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Wednesday, September 28, 2022
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Casting Out Demons in Queen Sheba’s Chiwanda Chovulavula Video

By Jack Banda

Let’s talk about Queen Sheba, her Chiwanda Chovulavula song, featuring Wikise and the whole story about the use of Chitungwi Church in Lirangwe, Blantyre for video shoot and the subsequent closure of the church.

Sorry, let me come again, we are not going to talk about Queen Sheba. Those that frequent this page know that, unless you are a politician living on Taxpayers’ money, we don’t analyse the person of a person here.

However, with Queen Sheba, the song, Chiwanda Chovulavula and especially the video is what is of interest to this page, thus earmarked for analysis.

The best way to look at the motif of this analysis would be, (Chiwanda Chovulavula) Artistic Expression Versus Catholicism in Malawi.

It is well known that the interpretation of Art is a subjective matter. Different people interpret art in different ways. It therefore makes sense that the Roman Catholic Church bishops interpreted the video shoot as sacrilegious.

Their interpretation shows that the filming of the video in the church is a very serious offence. They have categorized it as a cardinal sin hence it has resulted in the closing of the church to cleanse and rededicate it before reopening.

For the benefit of those that have not listened to the song or don’t understand Chichewa, basically the song has a woman who is asking a Church Pastor to exorcise her of demonic spirits that occasionally cause her to walk almost naked.

Actually, “Kuvula” means to literally undress or nudity, and when you say, “kuvulavula” it means, to regularly undress.

To that effect, like the Nation Newspaper said, “In the video, the artist is seen wearing a skimpy dress and a revealing pair of trousers.”

One doesn’t have to be Catholic to know that the video would put the church under a big moral dilemma on what and what not to allow in the church from outsiders. The reaction of the bishops is understandable, expected and to some extent, gracious.

That video shoot couldn’t be done in a mosque and expect similar understanding and grace.  So far, reports are that Queen Sheba has written a letter to the bishops to apologize for her actions and she hopes that the Bishops will forgive and the church will be reopened.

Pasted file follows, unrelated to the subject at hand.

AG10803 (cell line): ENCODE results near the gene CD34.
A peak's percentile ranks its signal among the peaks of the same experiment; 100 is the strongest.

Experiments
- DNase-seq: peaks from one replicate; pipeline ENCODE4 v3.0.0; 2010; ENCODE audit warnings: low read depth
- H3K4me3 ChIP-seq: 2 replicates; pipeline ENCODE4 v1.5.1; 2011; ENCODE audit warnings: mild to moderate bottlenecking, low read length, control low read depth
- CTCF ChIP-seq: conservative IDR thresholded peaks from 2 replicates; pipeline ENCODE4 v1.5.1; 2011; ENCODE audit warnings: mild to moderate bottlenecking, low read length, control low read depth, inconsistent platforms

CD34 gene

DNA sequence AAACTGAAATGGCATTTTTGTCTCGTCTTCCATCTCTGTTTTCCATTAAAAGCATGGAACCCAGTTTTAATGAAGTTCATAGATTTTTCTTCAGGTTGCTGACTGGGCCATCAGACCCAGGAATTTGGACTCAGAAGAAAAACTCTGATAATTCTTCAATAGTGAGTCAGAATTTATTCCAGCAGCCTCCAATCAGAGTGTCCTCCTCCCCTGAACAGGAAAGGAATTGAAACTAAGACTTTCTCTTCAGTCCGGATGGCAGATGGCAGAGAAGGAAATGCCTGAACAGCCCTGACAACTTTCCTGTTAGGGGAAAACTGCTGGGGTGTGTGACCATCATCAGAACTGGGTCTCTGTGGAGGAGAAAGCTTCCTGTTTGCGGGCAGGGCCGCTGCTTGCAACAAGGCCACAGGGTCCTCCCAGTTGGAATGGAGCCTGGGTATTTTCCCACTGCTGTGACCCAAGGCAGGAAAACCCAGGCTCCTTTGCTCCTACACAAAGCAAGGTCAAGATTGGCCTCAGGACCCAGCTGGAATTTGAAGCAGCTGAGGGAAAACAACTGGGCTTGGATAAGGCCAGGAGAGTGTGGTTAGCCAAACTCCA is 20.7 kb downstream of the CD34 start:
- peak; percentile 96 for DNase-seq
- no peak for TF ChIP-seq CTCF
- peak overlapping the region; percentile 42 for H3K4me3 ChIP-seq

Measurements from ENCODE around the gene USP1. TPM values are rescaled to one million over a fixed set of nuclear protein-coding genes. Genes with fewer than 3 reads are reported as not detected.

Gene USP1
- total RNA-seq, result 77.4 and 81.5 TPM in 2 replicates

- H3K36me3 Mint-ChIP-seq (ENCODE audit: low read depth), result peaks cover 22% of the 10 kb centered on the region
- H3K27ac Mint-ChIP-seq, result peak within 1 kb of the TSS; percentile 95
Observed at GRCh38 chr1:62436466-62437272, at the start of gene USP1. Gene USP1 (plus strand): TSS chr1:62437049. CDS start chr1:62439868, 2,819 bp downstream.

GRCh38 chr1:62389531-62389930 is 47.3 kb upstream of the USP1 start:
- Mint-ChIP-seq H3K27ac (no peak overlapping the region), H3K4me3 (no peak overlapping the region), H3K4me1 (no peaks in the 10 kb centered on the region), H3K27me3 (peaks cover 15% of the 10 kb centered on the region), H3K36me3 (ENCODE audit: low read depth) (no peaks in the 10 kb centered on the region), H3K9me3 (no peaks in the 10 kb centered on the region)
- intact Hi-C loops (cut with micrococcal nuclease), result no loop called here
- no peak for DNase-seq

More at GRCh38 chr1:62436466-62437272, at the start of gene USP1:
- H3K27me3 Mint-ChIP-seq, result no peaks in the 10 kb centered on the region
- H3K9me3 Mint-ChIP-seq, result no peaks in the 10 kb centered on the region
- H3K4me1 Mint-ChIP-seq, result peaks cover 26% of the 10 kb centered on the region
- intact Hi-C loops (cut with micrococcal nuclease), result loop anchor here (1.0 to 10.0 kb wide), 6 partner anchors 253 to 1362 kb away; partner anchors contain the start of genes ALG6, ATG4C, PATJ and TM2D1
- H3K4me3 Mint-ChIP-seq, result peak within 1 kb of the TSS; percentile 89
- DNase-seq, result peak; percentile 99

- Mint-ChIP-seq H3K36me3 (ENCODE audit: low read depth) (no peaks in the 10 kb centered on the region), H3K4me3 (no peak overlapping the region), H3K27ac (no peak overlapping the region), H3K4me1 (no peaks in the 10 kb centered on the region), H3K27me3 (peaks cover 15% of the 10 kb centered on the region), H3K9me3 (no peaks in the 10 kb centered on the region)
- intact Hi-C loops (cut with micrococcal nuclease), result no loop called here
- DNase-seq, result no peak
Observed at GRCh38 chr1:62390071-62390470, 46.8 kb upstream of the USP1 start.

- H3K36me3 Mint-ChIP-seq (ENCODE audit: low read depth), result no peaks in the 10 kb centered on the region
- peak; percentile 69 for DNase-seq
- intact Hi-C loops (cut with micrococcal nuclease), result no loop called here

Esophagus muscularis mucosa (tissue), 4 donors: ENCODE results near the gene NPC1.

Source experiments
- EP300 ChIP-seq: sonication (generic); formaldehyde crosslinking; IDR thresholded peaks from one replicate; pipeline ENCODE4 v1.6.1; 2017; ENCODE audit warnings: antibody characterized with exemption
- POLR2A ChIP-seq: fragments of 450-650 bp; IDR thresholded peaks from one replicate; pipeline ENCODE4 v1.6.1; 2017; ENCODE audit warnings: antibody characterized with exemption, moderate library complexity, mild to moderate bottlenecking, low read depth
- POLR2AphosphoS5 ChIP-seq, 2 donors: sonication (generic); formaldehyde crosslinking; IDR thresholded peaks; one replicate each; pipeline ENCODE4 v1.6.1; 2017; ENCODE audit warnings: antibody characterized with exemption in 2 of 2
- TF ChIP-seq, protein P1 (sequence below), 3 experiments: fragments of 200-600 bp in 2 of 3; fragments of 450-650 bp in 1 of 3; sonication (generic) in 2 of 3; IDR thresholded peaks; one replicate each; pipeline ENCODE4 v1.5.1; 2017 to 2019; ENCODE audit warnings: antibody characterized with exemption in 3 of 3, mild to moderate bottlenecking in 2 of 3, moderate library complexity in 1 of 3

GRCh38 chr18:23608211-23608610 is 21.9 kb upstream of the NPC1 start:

Another person whom the Nation Newspaper described as an Arts commentator, known as Wonderful Mkhutche said that he understood the choice of the church for the video because most Malawians are religious.

He bemoaned the reaction of the bishops to close the church, arguing that the song is merely ‘an expression of art.’ He went further to accuse the church of overreacting and undermining art by being selective about which art expressions to allow in the church.

On the outset, it is clear to this page that there are two different conflicting worldviews at play in this face-off. The church has its moral standards that Mr. Mkhutche either is unaware of because of his worldview or he has chosen to be indifferent about.

Looking squarely at the realm of art and creative, this page sees Queen Sheba and her song as a marvel. She is a necessary phenomenon and a maverick in the music industry. She is different. The industry needs unique artists with the knack of defiance to tradition and normality like she has shown us.

In recent days we have seen music artists digging from our cultural reserves to bring traditional tunes into pop culture to the satisfaction of Malawians. In addition to that, a Queen Sheba was needed to reinvigorate and extend the Music Art discourse.

The only problem in this process is the apparent failure of people like Mkhutche to understand and respect the church’s worldview.

Queen Sheba must be applauded for reaching out to the bishops and apologizing. That is a very good gesture but there are lessons to be learnt. Much as the song is artistically brilliant, the video should not have been filmed in the church.

I stand to be corrected but listening to the song, you get the impression that the intention is to celebrate the revealing and suggestive way of dressing for a woman, sung in defiance to the conservative mindsets and church teaching.

Mlaka Maliro has just done a video, “Vinyo Watha” in a church carrying what could be a political message. Not a single soul thought it was wrong because the message is projected from a Christian worldview and not from a contrary worldview.

Thinking conversely, making that video in a church is like the pastor that got in trouble with Nyau people in Lilongwe filming a church service in a Nyau camp. It wouldn’t end up pretty.

In conclusion, it must be emphasized here that this page has not and would not analyse Queen Sheba as a person. In fact we are her number one fan. We marvel at her free spirit and creative mind.

This page is there to challenge any form of oppression that would hinder such freedom, creativity and entrepreneurial expression.

This page would also encourage artists in Queen Sheba’s situation to increase their budget for making videos to enable them to create their own temporary filming facilities.

They could have made a makeshift church building or use video effects to create the church atmosphere

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